Easter Eggs

This Easter weekend, my family and I decided to start off by heading up to Old Salem for lunch. Yep, drove two hours for a wonderful lunch. We got to sit outside in the cool weather in a colonial setting.

However, to our surprise, it was also a special event day for Easter and at the Vierling’s Barn they were painting eggs. Not using the traditional dyes, but using watercolor paints. We decided, since we came anyway, to join the fun. I painted a seascape with a frigate and a small village. Alright, a very small village – a lighthouse, a church, and two colonial homes. I even added the historic North Carolina coastal plain landscape of longleaf pines and grassy fields (this is what happens when you just finished writing a 36 page paper on North Carolina’s history). I’m not sure how long it will last since its hardboiled, but the museum has some that have lasted 200 years. As long as I don’t crack the shell, maybe one day, my egg will be displayed is a museum somewhere.

The other activity taking place was egg dying in the Vierling’s house. The staff created and displayed colonial based dyes. These used natural coloring from onion skins, cabbage, and turmeric (a root herb). Being inspired by the demonstration, my family headed home with bags of groceries: 30 eggs and assorted vegetables and berries. We decided it was time for a science experiment.

We boiled the vegetables and berries until the hot water absorbed the necessary color (about 15 to 20 minutes). Then, after scooping out the cooked veggies and berries, we added 2 teaspoons of vinegar and 1 teaspoon of salt (to help the dye stick to the shell). Try to keep the dye warm as well, it helps straighten the dye.

We found that yellow onion skin was great for a golden yellow, red onion skin was great for a olive like green (interestingly enough), cabbage for a soft blue, blueberries for a denim like wash, red beets for a deep pink, coffee for a tan, and shiraz (a red wine) for a gray with a tint of purple. Some of us were even adventurous enough to mix the colors, which made the eggs look like stones. It was so much fun; we stayed up until 10:30 pm dying eggs. And the major benefit was that we had all the vegetables cooked for Sunday night’s dinner. The disadvantage is that I’m going to be eating eggs for the next week (Anyone up for egg salad? LOL).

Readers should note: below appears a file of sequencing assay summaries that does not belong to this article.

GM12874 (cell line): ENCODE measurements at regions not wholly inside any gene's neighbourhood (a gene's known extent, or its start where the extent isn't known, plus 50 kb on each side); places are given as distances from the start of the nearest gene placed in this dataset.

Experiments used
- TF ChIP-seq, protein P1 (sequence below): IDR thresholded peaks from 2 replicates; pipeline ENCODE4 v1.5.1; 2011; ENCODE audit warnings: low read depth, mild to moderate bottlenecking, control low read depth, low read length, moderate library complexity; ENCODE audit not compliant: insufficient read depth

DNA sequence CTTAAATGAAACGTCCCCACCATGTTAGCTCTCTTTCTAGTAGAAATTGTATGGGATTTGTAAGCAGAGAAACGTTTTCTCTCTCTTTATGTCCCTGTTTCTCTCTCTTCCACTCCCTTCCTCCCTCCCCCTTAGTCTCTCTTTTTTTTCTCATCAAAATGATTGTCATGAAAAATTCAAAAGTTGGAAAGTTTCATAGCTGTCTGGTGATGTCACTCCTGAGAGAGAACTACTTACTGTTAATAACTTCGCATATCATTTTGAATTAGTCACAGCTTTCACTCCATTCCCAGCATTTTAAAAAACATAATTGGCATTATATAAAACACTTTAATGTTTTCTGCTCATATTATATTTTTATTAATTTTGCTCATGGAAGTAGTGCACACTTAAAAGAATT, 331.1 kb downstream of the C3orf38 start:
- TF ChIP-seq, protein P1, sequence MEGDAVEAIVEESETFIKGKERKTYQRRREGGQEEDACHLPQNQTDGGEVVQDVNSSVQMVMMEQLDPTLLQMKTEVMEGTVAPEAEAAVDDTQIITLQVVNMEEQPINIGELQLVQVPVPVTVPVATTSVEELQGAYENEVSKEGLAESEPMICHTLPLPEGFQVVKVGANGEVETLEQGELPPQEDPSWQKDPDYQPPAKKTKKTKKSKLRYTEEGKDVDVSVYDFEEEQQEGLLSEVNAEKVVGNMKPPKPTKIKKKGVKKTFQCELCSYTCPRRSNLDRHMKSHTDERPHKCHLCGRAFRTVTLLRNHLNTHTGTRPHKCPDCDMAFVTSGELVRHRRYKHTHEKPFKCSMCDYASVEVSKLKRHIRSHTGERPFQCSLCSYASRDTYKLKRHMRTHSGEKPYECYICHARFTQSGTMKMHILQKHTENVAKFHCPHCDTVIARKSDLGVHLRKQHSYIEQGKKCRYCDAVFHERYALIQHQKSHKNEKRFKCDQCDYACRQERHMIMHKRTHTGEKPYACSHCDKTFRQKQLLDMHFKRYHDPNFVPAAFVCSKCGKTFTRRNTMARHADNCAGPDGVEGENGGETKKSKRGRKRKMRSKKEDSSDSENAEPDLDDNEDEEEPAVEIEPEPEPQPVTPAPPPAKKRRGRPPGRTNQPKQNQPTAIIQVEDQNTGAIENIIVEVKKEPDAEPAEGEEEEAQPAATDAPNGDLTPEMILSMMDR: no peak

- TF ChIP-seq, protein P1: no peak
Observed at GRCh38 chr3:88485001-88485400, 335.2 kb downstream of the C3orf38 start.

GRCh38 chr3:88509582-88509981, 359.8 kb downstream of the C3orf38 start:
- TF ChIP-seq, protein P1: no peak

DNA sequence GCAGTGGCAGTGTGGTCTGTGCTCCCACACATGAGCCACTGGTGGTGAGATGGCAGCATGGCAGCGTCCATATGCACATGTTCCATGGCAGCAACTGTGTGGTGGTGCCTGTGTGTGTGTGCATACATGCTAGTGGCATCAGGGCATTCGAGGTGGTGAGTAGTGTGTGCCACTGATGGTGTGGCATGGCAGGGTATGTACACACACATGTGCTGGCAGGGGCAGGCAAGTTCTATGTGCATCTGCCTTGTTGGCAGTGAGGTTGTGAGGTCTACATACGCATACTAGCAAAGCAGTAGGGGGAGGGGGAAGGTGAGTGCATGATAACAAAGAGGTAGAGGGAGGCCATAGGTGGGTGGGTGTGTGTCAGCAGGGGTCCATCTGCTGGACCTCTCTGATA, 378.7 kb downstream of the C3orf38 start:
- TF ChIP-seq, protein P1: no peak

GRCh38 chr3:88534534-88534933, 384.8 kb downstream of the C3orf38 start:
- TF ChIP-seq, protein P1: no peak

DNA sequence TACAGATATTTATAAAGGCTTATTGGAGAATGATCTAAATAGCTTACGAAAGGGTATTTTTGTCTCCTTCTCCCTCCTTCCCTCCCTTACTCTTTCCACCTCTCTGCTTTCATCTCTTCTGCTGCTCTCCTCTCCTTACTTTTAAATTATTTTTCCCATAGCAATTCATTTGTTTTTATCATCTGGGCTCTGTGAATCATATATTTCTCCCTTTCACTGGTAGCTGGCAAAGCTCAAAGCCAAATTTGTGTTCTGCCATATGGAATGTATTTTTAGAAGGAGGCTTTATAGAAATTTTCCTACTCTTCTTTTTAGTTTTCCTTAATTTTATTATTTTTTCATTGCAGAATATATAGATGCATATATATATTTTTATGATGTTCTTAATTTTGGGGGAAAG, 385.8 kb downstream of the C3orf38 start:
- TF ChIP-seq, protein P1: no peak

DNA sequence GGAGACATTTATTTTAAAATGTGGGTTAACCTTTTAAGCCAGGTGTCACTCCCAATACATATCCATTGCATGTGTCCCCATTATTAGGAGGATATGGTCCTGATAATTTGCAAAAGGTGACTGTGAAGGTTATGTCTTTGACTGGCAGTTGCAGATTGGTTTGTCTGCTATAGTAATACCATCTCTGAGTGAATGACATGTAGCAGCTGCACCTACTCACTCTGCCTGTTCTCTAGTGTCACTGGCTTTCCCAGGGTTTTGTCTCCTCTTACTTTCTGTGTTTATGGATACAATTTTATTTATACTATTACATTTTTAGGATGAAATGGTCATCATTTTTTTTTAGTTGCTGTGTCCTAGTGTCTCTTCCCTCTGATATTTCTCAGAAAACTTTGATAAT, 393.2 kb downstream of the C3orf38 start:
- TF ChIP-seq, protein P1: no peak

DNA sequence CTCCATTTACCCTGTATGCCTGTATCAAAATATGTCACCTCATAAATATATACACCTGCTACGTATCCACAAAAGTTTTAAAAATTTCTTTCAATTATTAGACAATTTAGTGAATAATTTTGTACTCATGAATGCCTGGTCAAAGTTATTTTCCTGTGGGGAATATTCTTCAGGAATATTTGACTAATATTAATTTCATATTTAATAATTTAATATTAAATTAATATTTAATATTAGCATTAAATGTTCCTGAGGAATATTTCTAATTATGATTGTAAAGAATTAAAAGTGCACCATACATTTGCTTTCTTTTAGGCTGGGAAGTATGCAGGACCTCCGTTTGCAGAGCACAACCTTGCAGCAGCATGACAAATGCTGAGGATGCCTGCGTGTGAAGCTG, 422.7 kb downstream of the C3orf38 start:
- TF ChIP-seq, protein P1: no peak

How was your Easter weekend?

7 thoughts on “Easter Eggs

  1. Heather Rosdol says:

    That is a beautiful egg you painted. I had no idea you were such a talented artist!

    Where is Old Salem? I’m trying to think if that’s where the kids went for their school trip when they were in NC schools. Is it Moravian? They are finally back in school so I can’t ask right now.

    That is also a lot of work to die easter eggs. You could devil some of them. Big hit with my family. And definitely egg salad. Maybe bring finger sandwiches to the class for extra credit??? Don’t get a stomach ache.

    Heather

    Like

    • ketch1714 says:

      Correct! Old Salem is a Moravian town in Winston-Salem, North Carolina (http://www.oldsalem.org/). It’s a really sweet place to visit, and they do have a lot of activities.
      I love the idea making finger sandwiches or devil eggs and bring them into class, especially for extra credit 😉 .

      Like

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